On the other hand, most teams lacked the height that they have in the present day. Exceptions like Geneva’s Dave Love (probably 6-5) and Kingsville’s 6-6 Ray Reed were rare.

Harbor went 12-8 (7-1 in the WRL) in 1953-54 and 10-8 (7-1) in 1954-1955, Koski’s senior year, winning the WRL championship for the third straight season that year. In addition to Koski, Gray started Bob Sidbeck, Bob McNutt, Keith McCullough, Donald Jones, Bob Lampela and, at times Joe Pinney.

CLYDE KOSKI of Harbor (far right), shown with fellow Ashtabula County standouts (from left) before the 1954-55 season — Dave Love of Geneva, Neil Volk of Edgewood, Ron Hinkle of Conneaut, Dick Schwarz of Edgewood and Ray Kovocs of Ashtabula. Koski will be inducted into the Ashtabula County Basketball Foundation Hall of Fame on April 13.

THE 1954-55 HARBOR MARINERS won the Western Reserve League championship for the third year in a row under the direction of coach Elmer Gray. The Mariners were (seated, from left) Don Jones, Bob Sidbeck, Keith McCullough, Clyde Koski and Bob McNutt and (standing, from left) Ken Swanson, Joe Pinney and Ernie Thomas.


CLYDE KOSKI Present-day 

CLYDE KOSKI and family. 

“Bob Sidbeck was our big man, but not big for a forward or center, probably 6-1,” Koski said. “He played inside. Bob McNutt was a guard, like me. Keith McCullough was about 6-foot and was a junior forward. We had a bunch of good junior players (my senior year). Elmer (Gray) moved some of them back and forth.”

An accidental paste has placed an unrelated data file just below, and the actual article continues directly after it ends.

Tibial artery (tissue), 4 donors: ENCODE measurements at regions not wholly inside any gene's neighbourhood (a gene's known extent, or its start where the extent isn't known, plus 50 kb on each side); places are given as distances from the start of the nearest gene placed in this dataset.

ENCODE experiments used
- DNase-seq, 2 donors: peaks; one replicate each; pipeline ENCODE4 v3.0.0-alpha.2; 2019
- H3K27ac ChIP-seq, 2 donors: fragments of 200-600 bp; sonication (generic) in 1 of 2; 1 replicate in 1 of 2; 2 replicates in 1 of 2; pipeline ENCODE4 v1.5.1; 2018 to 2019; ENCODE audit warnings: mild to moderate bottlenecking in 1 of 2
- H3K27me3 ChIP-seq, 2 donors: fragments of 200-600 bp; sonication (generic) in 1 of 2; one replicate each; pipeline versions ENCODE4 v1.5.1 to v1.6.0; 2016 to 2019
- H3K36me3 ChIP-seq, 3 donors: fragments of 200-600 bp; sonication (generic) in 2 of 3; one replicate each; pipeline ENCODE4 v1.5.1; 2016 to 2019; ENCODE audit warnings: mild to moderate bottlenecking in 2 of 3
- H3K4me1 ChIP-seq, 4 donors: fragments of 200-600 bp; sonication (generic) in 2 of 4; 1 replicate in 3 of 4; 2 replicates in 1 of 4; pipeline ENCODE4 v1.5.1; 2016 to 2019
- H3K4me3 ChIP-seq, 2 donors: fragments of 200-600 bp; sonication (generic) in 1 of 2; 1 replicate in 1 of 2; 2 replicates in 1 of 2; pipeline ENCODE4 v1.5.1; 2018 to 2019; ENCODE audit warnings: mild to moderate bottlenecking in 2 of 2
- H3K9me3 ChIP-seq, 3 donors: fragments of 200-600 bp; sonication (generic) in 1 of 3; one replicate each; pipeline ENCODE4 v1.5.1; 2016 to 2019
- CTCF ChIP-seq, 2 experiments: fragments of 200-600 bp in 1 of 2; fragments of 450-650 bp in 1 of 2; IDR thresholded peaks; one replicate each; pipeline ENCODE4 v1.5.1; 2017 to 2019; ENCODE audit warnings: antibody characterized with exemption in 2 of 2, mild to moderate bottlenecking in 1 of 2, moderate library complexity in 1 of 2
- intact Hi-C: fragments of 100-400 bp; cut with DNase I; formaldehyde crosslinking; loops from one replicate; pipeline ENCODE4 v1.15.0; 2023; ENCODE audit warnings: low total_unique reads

Koski was the team’s leading scorer, notching 119 points in eight WRL games (14.9 per game), third in the league behind Madison’s Chuck Woldtke and Kirtland’s Armand Hernandez. He was named to the All-WRL first-team. Though he ranked in the top five in the All-Ashtabula County voting, he was assigned to the second team, since two other guards received more votes.

“I felt kind of deflated about that,” he said. “They went by position. I was pushed to the second team that way.”

The All-Ashtabula County first team that year included Geneva’s Love, Rowe’s Dick Hill, Chuck Naso from Jefferson and Ashtabula’s Jim Welty. Hill and Naso are already in the ACBF Hall of Fame and Welty and Koski will join them this year.

“Hill was a good little guard from Rowe,” Koski said. “Love was a big, lanky kid. Chuck Naso was a good shooter. Welty was a nice player from Ashtabula, one of the first players I saw that did things a little fancier, like reverse layups. He was a little ahead of the field that way.”

Koski also fought through injuries. He was heavily taped against Geneva.